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Leonova I.N.,RAS Institute of Cytology and Genetics | Budashkina E.B.,RAS Institute of Cytology and Genetics | Flath K.,Federal Research Center for Cultivated Plants Julius Kuehn Institute | Weidner A.,Leibniz Institute of Plant Genetics and Crop Plant Research | And 2 more authors.
Cereal Research Communications

A leaf rust resistance gene transferred from the tetraploid wheat Triticum timopheevii (Zhuk.) Zhuk. (genomic composition: A t A t GG) into common wheat Triticum aestivum L. conditioned resistance at the seedling and adult plant stages in the introgression line 'line 842-2'. To determine chromosome location and to map the resistance gene an F 2 population from a cross between 'line 842-2' and susceptible wheat cultivar 'Skala' was developed and screened against leaf rust pathotype 77 ( Puccinia triticina Erikss.). Microsatellite markers detected introgressions of the T. timopheevii genome on chromosomes 1A, 2A, 2B, 5B and 6B of 'line 842-2'. Linkage analysis revealed an association between leaf rust resistance and microsatellite markers located on chromosome 5B. The markers Xgwm880 and Xgwm1257 were closely linked to the resistance gene with genetic distances of 7.7 cM and 10.4 cM, respectively. Infection type tests with three leaf rust isolates resulted in different patterns of infection types of 'line 842-2' and 'Thatcher' near-isogenic line with the Lr18 gene on chromosome 5B. The data corroborated the hypothesis of the diversity of the resistance coming from T. timopheevii . The resistance gene of the introgression 'line 842-2' seems to be different than Lr18 and therefore it was designated LrTt2 . © 2010 Akadémiai Kiadó. Source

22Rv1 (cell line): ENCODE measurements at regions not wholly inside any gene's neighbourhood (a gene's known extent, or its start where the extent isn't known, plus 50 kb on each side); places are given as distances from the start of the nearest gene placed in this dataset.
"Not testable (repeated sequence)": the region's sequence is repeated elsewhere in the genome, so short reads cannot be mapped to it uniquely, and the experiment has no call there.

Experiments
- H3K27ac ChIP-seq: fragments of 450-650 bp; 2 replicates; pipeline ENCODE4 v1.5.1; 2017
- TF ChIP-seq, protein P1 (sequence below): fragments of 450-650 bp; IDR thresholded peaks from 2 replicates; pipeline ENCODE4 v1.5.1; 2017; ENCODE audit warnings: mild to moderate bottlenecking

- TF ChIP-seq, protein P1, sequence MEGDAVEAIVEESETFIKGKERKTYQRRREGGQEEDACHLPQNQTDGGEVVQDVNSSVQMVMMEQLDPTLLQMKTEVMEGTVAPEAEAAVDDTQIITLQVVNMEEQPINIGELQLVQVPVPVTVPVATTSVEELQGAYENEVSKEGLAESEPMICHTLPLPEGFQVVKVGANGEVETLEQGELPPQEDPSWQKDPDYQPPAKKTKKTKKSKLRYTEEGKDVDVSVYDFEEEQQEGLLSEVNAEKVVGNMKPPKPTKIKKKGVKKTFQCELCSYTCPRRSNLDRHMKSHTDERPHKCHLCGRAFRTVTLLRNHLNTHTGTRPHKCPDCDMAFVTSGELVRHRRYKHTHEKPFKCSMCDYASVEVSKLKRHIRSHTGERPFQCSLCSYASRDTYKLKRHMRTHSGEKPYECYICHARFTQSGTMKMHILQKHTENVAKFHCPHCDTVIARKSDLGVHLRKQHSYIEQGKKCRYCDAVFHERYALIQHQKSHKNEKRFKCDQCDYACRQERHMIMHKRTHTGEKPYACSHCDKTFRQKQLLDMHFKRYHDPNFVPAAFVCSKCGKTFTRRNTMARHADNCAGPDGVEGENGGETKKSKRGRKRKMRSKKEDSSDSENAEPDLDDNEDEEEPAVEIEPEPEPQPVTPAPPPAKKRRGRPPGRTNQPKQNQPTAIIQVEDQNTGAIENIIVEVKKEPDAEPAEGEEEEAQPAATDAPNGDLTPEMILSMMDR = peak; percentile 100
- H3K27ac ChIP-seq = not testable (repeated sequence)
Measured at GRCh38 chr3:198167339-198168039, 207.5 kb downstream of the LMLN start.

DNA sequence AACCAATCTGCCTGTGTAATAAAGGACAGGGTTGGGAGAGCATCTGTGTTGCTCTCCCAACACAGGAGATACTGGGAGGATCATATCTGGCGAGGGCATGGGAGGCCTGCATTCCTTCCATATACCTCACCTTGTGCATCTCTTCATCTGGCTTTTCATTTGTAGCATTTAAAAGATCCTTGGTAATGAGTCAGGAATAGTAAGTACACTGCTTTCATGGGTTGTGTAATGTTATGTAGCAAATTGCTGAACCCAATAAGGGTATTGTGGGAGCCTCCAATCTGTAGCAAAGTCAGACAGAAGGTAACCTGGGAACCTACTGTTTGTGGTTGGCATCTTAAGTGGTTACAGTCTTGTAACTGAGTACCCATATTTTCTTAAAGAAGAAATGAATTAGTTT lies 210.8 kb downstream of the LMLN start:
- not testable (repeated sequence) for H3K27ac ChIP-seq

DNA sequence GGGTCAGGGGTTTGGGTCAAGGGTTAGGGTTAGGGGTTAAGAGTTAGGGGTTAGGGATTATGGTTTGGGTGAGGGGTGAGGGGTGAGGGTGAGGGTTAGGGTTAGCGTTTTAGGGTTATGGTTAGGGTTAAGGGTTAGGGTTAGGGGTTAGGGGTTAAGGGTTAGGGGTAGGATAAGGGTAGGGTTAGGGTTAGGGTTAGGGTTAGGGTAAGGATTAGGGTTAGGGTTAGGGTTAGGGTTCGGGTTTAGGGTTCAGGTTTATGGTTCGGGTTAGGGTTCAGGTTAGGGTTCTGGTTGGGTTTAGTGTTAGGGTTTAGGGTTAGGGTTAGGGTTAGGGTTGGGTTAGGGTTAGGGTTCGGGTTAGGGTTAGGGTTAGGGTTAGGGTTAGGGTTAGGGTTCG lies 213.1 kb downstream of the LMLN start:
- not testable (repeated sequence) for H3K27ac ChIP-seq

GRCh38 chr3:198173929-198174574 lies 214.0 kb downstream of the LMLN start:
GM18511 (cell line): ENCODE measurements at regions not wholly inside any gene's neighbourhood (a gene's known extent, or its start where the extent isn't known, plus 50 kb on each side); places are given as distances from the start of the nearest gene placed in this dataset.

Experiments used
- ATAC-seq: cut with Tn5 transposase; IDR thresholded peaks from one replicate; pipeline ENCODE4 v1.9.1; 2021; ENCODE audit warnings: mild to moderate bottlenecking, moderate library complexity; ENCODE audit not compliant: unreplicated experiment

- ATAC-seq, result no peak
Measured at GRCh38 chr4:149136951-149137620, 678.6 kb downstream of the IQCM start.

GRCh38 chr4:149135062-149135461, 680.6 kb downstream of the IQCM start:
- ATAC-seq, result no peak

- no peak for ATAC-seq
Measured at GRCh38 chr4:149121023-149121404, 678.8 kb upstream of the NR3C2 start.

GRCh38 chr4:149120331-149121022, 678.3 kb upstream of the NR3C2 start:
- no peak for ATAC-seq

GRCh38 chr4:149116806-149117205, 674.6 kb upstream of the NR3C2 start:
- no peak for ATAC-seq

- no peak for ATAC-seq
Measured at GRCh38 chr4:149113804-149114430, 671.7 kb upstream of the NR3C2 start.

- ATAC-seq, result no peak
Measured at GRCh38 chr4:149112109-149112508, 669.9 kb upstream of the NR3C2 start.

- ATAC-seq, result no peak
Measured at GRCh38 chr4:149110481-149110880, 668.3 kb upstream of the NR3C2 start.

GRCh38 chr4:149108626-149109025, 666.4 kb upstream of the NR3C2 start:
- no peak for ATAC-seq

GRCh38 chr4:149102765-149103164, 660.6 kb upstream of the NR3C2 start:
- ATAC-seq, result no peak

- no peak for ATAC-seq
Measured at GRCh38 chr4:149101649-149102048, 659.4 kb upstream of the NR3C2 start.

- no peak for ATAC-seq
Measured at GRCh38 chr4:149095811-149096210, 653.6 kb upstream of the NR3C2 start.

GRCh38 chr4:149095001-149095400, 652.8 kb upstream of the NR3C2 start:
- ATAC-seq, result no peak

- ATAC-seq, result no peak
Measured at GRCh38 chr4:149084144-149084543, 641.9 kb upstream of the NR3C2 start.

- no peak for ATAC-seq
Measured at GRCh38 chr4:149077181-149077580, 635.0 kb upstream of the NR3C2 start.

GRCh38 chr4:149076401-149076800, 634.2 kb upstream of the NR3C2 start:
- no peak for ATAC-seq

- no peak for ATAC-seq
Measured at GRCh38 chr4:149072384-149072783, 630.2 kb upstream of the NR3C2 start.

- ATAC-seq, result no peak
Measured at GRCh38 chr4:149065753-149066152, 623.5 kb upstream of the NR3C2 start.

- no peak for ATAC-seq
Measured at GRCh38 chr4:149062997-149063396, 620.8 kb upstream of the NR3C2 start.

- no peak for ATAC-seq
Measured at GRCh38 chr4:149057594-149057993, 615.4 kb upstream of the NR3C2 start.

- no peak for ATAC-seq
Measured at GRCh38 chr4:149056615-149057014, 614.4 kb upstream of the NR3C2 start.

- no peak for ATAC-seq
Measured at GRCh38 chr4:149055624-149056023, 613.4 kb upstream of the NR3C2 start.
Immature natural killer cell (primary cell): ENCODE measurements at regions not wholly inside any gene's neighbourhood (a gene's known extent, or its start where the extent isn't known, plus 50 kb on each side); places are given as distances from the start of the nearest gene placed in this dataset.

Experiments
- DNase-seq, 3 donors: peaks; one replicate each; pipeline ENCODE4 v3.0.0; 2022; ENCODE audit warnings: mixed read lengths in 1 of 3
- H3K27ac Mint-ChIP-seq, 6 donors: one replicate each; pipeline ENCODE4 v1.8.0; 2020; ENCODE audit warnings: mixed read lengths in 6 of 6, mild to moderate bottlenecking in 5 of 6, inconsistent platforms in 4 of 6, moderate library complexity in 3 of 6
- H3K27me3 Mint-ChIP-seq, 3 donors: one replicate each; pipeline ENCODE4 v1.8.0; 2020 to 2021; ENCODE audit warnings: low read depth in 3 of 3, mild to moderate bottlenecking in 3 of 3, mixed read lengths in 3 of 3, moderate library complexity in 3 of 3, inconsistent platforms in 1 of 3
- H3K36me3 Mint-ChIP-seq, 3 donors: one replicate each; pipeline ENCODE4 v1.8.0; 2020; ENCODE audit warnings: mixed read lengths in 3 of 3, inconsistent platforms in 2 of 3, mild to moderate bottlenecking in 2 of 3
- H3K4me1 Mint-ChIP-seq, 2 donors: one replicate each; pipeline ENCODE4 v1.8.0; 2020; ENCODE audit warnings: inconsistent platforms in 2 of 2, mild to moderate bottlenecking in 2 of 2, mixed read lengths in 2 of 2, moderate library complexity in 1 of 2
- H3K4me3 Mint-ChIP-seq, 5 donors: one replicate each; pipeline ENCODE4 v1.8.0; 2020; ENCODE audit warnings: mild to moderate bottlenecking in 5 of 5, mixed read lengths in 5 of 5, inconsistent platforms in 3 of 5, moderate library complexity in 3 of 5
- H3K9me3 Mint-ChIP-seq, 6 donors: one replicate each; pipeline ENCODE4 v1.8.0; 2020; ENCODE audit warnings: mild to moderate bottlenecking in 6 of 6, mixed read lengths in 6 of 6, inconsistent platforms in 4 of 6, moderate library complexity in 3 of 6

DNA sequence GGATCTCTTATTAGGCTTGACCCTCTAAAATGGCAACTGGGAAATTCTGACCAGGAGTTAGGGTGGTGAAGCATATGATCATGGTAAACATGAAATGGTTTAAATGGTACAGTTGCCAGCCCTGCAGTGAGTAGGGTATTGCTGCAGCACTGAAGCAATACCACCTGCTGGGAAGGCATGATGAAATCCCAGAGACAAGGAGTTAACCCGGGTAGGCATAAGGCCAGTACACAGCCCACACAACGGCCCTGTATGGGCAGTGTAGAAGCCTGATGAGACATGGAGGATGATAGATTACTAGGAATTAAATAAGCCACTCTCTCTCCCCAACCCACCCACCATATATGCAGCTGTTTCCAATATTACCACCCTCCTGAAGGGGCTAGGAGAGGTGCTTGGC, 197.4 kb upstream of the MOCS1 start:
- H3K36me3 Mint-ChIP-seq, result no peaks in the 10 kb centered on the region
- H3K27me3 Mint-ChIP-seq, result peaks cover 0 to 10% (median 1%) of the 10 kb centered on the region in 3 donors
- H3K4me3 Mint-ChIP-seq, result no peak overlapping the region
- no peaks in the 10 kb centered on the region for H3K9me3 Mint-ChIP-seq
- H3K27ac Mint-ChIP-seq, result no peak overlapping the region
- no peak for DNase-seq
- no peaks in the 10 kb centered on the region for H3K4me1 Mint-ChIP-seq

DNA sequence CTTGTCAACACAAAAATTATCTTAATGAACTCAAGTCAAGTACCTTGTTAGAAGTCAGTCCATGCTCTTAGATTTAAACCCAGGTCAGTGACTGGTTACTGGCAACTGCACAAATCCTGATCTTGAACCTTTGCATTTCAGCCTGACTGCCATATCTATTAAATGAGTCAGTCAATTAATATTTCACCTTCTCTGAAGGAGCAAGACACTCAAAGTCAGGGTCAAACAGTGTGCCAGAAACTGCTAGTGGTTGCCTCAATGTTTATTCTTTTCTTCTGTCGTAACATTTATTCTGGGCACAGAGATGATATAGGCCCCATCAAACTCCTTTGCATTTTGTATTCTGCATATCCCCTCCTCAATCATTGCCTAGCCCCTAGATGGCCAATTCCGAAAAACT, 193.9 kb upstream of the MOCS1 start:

Milcevicova R.,ARC Seibersdorf Research | Gosch C.,Vienna University of Technology | Halbwirth H.,Vienna University of Technology | Stich K.,Vienna University of Technology | And 12 more authors.
Plant Science

The bacteria Erwinia amylovora, the causal agent of fire blight, infects most members of the Maloideae including pear and apple. In this work the defense responses against this pathogen were monitored in two apple species grown in vitro, in the susceptible Malus domestica Borkh. cv. 'Idared' (later on 'Idared') and the resistant Malus x robusta (Carrière) Rehder var. persicifolia Rehder (Mrp). Our results indicate that the resistant plants might represent a less favorable environment for bacterial growth. At the same time, in these plants higher basic levels for some defense-related compounds such as salicylic acid or their activities such as the PAL enzyme activity can be found. In fire blight infected plants both the known pathways for SA synthesis as well as most of the phenylpropanoid genes examined were repressed due to disease, but apparently could be compensated by complex regulatory mechanisms. Not only the nature but also the quantity of defense-related compounds is likely to influence the outcome of plant-pathogen interactions. © 2010 Elsevier Ireland Ltd. Source

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